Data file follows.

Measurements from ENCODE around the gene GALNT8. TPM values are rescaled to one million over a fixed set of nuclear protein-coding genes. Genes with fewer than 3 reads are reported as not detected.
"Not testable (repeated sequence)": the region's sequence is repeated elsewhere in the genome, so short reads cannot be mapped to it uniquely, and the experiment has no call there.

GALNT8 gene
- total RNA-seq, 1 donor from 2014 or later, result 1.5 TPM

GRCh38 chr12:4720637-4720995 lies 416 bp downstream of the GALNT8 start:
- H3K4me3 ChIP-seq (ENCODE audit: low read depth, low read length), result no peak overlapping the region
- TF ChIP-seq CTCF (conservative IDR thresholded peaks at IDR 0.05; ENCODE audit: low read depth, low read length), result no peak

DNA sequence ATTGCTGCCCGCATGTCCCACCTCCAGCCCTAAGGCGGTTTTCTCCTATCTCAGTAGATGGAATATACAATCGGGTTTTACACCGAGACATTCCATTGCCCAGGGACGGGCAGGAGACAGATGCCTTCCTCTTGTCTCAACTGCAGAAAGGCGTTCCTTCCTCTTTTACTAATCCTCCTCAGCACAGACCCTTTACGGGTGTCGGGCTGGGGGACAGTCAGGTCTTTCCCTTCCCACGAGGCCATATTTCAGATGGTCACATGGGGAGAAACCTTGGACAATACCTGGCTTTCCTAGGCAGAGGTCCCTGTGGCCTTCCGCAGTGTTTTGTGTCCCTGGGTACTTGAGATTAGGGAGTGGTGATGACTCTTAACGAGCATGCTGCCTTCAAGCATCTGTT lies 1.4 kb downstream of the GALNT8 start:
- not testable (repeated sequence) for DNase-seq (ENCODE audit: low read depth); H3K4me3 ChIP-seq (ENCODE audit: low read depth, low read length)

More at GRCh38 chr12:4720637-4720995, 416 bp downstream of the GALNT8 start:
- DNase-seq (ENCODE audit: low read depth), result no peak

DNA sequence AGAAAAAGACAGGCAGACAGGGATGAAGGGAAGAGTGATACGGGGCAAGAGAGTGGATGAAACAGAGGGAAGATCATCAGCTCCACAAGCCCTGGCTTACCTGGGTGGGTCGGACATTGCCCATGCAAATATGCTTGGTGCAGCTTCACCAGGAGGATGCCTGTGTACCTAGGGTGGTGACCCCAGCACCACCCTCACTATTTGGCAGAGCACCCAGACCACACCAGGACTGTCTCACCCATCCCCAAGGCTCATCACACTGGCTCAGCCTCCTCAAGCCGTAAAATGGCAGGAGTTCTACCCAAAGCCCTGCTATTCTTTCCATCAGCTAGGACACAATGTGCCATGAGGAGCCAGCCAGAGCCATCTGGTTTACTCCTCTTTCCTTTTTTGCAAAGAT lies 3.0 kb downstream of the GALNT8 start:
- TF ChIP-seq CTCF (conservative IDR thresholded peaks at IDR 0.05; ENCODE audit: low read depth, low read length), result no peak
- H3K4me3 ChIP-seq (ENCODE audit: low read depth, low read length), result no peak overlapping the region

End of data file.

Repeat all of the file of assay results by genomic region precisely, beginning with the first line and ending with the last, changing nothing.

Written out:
Measurements from ENCODE around the gene GALNT8. TPM values are rescaled to one million over a fixed set of nuclear protein-coding genes. Genes with fewer than 3 reads are reported as not detected.
"Not testable (repeated sequence)": the region's sequence is repeated elsewhere in the genome, so short reads cannot be mapped to it uniquely, and the experiment has no call there.

GALNT8 gene
- total RNA-seq, 1 donor from 2014 or later, result 1.5 TPM

GRCh38 chr12:4720637-4720995 lies 416 bp downstream of the GALNT8 start:
- H3K4me3 ChIP-seq (ENCODE audit: low read depth, low read length), result no peak overlapping the region
- TF ChIP-seq CTCF (conservative IDR thresholded peaks at IDR 0.05; ENCODE audit: low read depth, low read length), result no peak

DNA sequence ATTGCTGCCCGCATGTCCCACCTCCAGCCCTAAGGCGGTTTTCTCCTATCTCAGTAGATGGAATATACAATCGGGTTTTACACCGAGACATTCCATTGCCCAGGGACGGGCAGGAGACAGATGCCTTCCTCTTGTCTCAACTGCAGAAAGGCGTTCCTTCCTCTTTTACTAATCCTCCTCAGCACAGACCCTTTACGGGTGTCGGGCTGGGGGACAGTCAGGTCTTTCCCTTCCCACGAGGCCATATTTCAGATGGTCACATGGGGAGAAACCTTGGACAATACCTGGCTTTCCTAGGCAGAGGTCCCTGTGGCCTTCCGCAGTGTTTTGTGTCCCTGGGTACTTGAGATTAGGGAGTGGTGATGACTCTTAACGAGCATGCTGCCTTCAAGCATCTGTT lies 1.4 kb downstream of the GALNT8 start:
- not testable (repeated sequence) for DNase-seq (ENCODE audit: low read depth); H3K4me3 ChIP-seq (ENCODE audit: low read depth, low read length)

More at GRCh38 chr12:4720637-4720995, 416 bp downstream of the GALNT8 start:
- DNase-seq (ENCODE audit: low read depth), result no peak

DNA sequence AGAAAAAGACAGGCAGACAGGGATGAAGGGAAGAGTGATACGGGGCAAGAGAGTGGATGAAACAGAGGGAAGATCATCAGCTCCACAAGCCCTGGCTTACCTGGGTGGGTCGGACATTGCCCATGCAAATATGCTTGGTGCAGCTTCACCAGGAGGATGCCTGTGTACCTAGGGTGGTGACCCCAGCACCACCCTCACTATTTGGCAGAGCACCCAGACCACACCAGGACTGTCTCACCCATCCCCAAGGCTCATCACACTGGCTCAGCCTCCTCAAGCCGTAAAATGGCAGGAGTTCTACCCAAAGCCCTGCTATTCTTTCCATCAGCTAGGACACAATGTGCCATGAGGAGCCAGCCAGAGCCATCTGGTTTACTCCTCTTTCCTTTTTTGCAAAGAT lies 3.0 kb downstream of the GALNT8 start:
- TF ChIP-seq CTCF (conservative IDR thresholded peaks at IDR 0.05; ENCODE audit: low read depth, low read length), result no peak
- H3K4me3 ChIP-seq (ENCODE audit: low read depth, low read length), result no peak overlapping the region